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Old Navy announced last year that they would modify their women’s apparel sales to be more equal. They eliminated the petite and plus sizes and moved to show all sizes at once. They retrained staff to help customers of all sizes and create a welcoming environment. Old Navy announced that they are scaling back their Bodequality program a year after it was launched because of Gap’s earnings call.

Bodequality’s strategy to increase diversity at Old Navy failed when the items were unavailable in certain sizes, which led to retailers using price reduction to move inventory. Other retailers avoided losing business, but only because supply chain problems caused item stock to remain low and demand to remain high. Old Navy has declared that it will continue to sell extended sizes in some of their shops, despite the fact that they intend to remove them from others. Women who require specific sizes and want to try them on before purchasing will be disappointed by this news. In addition to getting it right, Universal Standard is another firm that has been getting it right. It began by designing for the most common size in women’s apparel, which is a size eighteen.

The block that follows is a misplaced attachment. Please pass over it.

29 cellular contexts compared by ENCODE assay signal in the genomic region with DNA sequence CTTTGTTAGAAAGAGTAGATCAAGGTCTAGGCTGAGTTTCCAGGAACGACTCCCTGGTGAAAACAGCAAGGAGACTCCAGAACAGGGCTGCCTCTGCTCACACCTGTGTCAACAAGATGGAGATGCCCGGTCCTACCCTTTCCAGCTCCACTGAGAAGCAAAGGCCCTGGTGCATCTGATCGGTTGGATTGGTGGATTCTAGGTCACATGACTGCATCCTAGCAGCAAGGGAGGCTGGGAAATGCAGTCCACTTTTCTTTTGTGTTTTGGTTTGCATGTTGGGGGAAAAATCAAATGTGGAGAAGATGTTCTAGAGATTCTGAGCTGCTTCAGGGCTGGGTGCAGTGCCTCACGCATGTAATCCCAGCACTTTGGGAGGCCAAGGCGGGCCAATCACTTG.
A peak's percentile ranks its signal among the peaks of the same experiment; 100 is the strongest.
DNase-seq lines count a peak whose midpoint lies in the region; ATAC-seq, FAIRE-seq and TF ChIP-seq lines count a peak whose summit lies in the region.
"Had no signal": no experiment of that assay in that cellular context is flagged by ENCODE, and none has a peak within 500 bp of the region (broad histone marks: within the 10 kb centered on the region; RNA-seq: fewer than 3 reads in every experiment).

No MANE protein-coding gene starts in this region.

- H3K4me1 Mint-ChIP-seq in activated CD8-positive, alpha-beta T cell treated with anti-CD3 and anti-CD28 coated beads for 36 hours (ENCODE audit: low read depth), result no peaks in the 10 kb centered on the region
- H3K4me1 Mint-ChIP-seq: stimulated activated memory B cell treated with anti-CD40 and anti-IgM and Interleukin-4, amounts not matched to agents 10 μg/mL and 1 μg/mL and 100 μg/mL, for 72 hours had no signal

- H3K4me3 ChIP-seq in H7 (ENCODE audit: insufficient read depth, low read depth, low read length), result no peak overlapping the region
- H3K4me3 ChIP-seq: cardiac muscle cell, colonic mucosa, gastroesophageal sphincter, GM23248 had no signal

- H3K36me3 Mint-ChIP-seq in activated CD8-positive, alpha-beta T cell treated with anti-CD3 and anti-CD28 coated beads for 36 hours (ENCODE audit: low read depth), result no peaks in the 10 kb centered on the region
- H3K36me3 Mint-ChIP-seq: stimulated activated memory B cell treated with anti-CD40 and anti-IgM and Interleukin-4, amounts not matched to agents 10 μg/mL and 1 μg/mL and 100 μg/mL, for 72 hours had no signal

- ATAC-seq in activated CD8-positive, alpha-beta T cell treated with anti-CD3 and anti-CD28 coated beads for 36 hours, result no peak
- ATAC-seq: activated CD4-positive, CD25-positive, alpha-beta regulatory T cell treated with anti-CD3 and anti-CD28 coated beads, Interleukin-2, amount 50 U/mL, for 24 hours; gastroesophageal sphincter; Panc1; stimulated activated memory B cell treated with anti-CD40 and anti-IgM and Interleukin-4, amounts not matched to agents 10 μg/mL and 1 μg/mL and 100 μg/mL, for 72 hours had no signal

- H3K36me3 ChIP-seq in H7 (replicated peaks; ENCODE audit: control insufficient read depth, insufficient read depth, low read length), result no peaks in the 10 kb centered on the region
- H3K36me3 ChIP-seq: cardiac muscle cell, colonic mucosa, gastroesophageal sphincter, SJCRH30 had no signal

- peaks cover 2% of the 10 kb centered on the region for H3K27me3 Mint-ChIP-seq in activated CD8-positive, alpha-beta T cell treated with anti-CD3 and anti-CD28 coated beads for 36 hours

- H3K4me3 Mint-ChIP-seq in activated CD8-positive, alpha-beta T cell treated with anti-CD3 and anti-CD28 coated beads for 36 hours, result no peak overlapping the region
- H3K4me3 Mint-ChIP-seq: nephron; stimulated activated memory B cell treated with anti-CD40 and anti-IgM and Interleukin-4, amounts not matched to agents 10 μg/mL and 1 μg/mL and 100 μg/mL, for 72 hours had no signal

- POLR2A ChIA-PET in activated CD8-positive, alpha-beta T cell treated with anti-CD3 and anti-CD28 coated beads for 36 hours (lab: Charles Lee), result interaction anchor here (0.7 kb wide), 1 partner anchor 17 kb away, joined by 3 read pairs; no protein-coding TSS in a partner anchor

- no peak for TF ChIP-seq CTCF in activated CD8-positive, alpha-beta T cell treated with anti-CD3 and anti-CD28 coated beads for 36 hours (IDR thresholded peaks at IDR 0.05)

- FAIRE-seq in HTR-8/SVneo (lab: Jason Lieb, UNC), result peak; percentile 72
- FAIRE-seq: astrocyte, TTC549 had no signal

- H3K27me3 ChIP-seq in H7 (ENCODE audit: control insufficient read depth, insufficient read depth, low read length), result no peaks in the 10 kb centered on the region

The company has streamlined its product development to make clothes for sizes 10-28. The company monitors the popularity of sizes and plans its inventory accordingly. While Old Navy, of course, has over a thousand stores nationwide in addition to its e-commerce business.

Old Navy’s digital presence will now be the primary method of distribution for its largest and smallest sizes, as well as its physical stores. The plus-size market is growing twice as fast as the entire apparel market in women’s clothing, and nearly 70% of women wear a size 16 or higher. The average American woman is 5’4″, so clothing manufacturers can find the right fit by excluding more than half of the potential customers.

What do you think of Old Navy’s new approach? Let us know down in the comments.